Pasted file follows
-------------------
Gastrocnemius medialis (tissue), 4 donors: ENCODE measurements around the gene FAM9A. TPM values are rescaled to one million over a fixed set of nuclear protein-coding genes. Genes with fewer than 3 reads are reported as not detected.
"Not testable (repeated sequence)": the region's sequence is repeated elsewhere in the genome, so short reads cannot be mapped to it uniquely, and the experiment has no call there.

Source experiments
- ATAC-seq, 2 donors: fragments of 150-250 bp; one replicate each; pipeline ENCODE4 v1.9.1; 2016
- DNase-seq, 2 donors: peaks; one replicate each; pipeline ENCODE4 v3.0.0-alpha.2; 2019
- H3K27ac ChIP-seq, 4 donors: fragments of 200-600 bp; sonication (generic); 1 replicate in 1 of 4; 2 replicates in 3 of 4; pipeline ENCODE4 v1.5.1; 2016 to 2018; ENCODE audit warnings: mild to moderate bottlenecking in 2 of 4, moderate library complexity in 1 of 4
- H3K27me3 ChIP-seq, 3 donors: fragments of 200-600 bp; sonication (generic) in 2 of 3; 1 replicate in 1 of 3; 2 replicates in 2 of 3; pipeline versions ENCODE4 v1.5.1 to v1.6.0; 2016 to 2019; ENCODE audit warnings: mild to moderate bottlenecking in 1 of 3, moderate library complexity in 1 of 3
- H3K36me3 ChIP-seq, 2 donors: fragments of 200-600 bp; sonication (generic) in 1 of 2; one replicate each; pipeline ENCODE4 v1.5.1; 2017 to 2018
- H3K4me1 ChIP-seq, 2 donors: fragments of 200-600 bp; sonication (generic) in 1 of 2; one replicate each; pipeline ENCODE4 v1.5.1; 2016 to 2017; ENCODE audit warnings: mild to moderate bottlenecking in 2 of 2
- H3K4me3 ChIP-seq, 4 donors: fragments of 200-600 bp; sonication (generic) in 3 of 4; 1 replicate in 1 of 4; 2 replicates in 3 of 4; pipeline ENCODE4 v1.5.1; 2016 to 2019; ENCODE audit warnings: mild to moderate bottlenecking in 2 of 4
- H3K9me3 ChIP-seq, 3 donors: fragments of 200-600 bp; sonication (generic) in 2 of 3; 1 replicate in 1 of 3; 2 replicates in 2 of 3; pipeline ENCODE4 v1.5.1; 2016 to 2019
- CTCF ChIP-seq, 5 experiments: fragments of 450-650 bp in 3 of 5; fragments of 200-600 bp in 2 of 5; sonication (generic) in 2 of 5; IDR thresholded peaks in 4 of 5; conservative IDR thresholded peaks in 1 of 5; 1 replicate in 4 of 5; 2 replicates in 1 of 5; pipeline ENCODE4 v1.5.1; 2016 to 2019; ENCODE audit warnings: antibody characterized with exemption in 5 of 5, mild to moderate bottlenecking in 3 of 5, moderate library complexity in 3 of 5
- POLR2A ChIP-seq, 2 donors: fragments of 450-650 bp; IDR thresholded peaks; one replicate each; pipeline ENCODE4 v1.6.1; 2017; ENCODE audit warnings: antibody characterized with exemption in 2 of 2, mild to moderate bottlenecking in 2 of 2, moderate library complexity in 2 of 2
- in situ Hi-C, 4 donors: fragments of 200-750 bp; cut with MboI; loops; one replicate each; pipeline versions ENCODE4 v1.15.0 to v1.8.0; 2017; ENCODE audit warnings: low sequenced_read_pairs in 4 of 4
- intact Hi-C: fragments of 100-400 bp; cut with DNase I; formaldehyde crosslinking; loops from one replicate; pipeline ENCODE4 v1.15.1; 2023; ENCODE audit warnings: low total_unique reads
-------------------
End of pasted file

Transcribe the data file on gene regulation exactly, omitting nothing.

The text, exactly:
Gastrocnemius medialis (tissue), 4 donors: ENCODE measurements around the gene FAM9A. TPM values are rescaled to one million over a fixed set of nuclear protein-coding genes. Genes with fewer than 3 reads are reported as not detected.
"Not testable (repeated sequence)": the region's sequence is repeated elsewhere in the genome, so short reads cannot be mapped to it uniquely, and the experiment has no call there.

Source experiments
- ATAC-seq, 2 donors: fragments of 150-250 bp; one replicate each; pipeline ENCODE4 v1.9.1; 2016
- DNase-seq, 2 donors: peaks; one replicate each; pipeline ENCODE4 v3.0.0-alpha.2; 2019
- H3K27ac ChIP-seq, 4 donors: fragments of 200-600 bp; sonication (generic); 1 replicate in 1 of 4; 2 replicates in 3 of 4; pipeline ENCODE4 v1.5.1; 2016 to 2018; ENCODE audit warnings: mild to moderate bottlenecking in 2 of 4, moderate library complexity in 1 of 4
- H3K27me3 ChIP-seq, 3 donors: fragments of 200-600 bp; sonication (generic) in 2 of 3; 1 replicate in 1 of 3; 2 replicates in 2 of 3; pipeline versions ENCODE4 v1.5.1 to v1.6.0; 2016 to 2019; ENCODE audit warnings: mild to moderate bottlenecking in 1 of 3, moderate library complexity in 1 of 3
- H3K36me3 ChIP-seq, 2 donors: fragments of 200-600 bp; sonication (generic) in 1 of 2; one replicate each; pipeline ENCODE4 v1.5.1; 2017 to 2018
- H3K4me1 ChIP-seq, 2 donors: fragments of 200-600 bp; sonication (generic) in 1 of 2; one replicate each; pipeline ENCODE4 v1.5.1; 2016 to 2017; ENCODE audit warnings: mild to moderate bottlenecking in 2 of 2
- H3K4me3 ChIP-seq, 4 donors: fragments of 200-600 bp; sonication (generic) in 3 of 4; 1 replicate in 1 of 4; 2 replicates in 3 of 4; pipeline ENCODE4 v1.5.1; 2016 to 2019; ENCODE audit warnings: mild to moderate bottlenecking in 2 of 4
- H3K9me3 ChIP-seq, 3 donors: fragments of 200-600 bp; sonication (generic) in 2 of 3; 1 replicate in 1 of 3; 2 replicates in 2 of 3; pipeline ENCODE4 v1.5.1; 2016 to 2019
- CTCF ChIP-seq, 5 experiments: fragments of 450-650 bp in 3 of 5; fragments of 200-600 bp in 2 of 5; sonication (generic) in 2 of 5; IDR thresholded peaks in 4 of 5; conservative IDR thresholded peaks in 1 of 5; 1 replicate in 4 of 5; 2 replicates in 1 of 5; pipeline ENCODE4 v1.5.1; 2016 to 2019; ENCODE audit warnings: antibody characterized with exemption in 5 of 5, mild to moderate bottlenecking in 3 of 5, moderate library complexity in 3 of 5
- POLR2A ChIP-seq, 2 donors: fragments of 450-650 bp; IDR thresholded peaks; one replicate each; pipeline ENCODE4 v1.6.1; 2017; ENCODE audit warnings: antibody characterized with exemption in 2 of 2, mild to moderate bottlenecking in 2 of 2, moderate library complexity in 2 of 2
- in situ Hi-C, 4 donors: fragments of 200-750 bp; cut with MboI; loops; one replicate each; pipeline versions ENCODE4 v1.15.0 to v1.8.0; 2017; ENCODE audit warnings: low sequenced_read_pairs in 4 of 4
- intact Hi-C: fragments of 100-400 bp; cut with DNase I; formaldehyde crosslinking; loops from one replicate; pipeline ENCODE4 v1.15.1; 2023; ENCODE audit warnings: low total_unique reads